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Supreme Court of the United States

In Vermont, Religious Schools Are Left Out in the Cold

By Neal Hardin posted on:
January 10, 2022

In 2017, Alliance Defending Freedom won a case at the Supreme Court, Trinity Lutheran Church of Columbia v. Comer. In this case, ADF represented a preschool that wanted to use a publicly available grant to resurface its playground to make it safer for kids. However, it was denied the grant because it was a religious school. The Court held that a state cannot deny “a qualified religious entity a public benefit solely because of its religious character.” Thus, denying a publicly available grant to a preschool simply because it was religious was ruled unconstitutional.

Again, in 2020, the Supreme Court further ruled in Espinoza v. Montana Department of Revenue that a state tuition tax credit program could not be shut down simply because it might help students and parents afford tuition at a private religious school. The Court wrote, "[a] State need not subsidize private education. But once a State decides to do so, it cannot disqualify some private schools solely because they are religious."

The Supreme Court has made it clear that people of faith can’t be treated like second-class citizens and denied access to publicly available benefits simply because they are religious.

But apparently, officials in Vermont keep missing the memo.

In Vermont, not every town has a public high school. In order to make sure that every student has access to a quality high school education, Vermont uses the Town Tuition Program, where towns provide funding for students to attend a public school in another town or enroll at a private school. This program has been around since 1869, making it the oldest school choice program in the country. However, because of a misguided court ruling in 1999, there’s been one exception to who these funds can go to: the school chosen by the parents or students can’t be religious.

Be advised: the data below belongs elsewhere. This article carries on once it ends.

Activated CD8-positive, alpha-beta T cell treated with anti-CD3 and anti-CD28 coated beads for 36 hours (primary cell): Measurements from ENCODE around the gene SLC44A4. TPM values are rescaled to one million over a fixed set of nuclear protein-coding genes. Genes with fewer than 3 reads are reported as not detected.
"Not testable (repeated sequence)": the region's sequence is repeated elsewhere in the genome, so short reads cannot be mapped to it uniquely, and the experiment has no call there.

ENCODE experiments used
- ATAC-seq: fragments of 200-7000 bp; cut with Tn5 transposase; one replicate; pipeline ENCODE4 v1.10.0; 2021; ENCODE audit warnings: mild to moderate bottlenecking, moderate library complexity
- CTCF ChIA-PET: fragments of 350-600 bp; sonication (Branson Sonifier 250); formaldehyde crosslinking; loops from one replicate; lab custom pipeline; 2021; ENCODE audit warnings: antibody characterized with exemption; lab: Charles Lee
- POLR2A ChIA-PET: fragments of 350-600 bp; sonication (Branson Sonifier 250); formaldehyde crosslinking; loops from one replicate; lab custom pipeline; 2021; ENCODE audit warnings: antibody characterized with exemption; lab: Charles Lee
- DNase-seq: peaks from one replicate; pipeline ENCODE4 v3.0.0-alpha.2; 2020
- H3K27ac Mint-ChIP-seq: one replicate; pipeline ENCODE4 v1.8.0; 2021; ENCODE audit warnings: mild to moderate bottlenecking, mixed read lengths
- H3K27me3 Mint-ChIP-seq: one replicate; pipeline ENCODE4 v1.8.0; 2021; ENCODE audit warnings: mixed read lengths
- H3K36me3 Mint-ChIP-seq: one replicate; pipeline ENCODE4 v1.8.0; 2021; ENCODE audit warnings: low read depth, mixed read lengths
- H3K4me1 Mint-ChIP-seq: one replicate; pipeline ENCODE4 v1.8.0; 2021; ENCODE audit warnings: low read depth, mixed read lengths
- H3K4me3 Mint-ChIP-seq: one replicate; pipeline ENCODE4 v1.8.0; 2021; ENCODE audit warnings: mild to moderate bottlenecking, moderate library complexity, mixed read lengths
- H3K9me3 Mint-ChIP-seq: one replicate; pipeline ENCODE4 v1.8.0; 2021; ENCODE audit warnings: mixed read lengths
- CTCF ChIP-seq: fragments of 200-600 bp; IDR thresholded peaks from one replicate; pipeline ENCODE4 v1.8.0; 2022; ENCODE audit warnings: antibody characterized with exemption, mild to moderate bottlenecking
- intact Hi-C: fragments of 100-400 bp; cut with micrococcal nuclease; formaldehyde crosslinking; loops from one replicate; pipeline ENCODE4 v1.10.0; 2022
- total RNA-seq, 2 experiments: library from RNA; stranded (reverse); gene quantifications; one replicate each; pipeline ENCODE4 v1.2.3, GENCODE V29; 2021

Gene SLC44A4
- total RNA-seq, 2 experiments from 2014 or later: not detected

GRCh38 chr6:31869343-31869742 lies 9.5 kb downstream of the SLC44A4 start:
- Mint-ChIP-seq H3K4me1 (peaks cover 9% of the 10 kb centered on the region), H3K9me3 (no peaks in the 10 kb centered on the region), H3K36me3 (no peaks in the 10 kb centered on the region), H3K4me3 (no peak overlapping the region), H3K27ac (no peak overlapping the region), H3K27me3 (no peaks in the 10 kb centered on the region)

See how four Catholic high schools, four families, and the Roman Catholic Diocese of Burlington are fighting this unjust discrimination with the help of ADF.

Even after the rulings from the Supreme Court, yet again, in 2021, the 2nd Circuit Court of Appeals twice ruled in favor of our clients to halt Vermont school districts’ unjust discrimination. Despite that, Vermont officials indicated they would continue digging in their heels and discriminating against religious students, parents, and schools once the temporary injunction expires.

These government officials don’t seem to get it. While some might worry about government money going to religious schools, equal treatment of religious schools doesn’t constitute an endorsement of religion. On the other hand, unequal treatment of religious schools, parents, and students is unjust and unconstitutional.

The parents who want to use the Town Tuition Program to send their children to a Catholic school like Rice Memorial High School are taxpayers just like everyone else. And like any other parents, their concern first and foremost is for the well-being of their children and seeking out the best education they can find for them. Schools like Rice Memorial are providing high-quality education at significantly lower tuition rates than the average rate for Vermont high school students. Governments have no business in discriminating against religious private schools simply because they are religious.

Students should have every opportunity to pursue their educational goals, and the state should not punish those students or their parents for their educational choices. In the end, leaving religious schools out in the cold only hurts the children of Vermont.


Neal Hardin

Neal Hardin

Neal Hardin serves as Digital Writer for Alliance Defending Freedom


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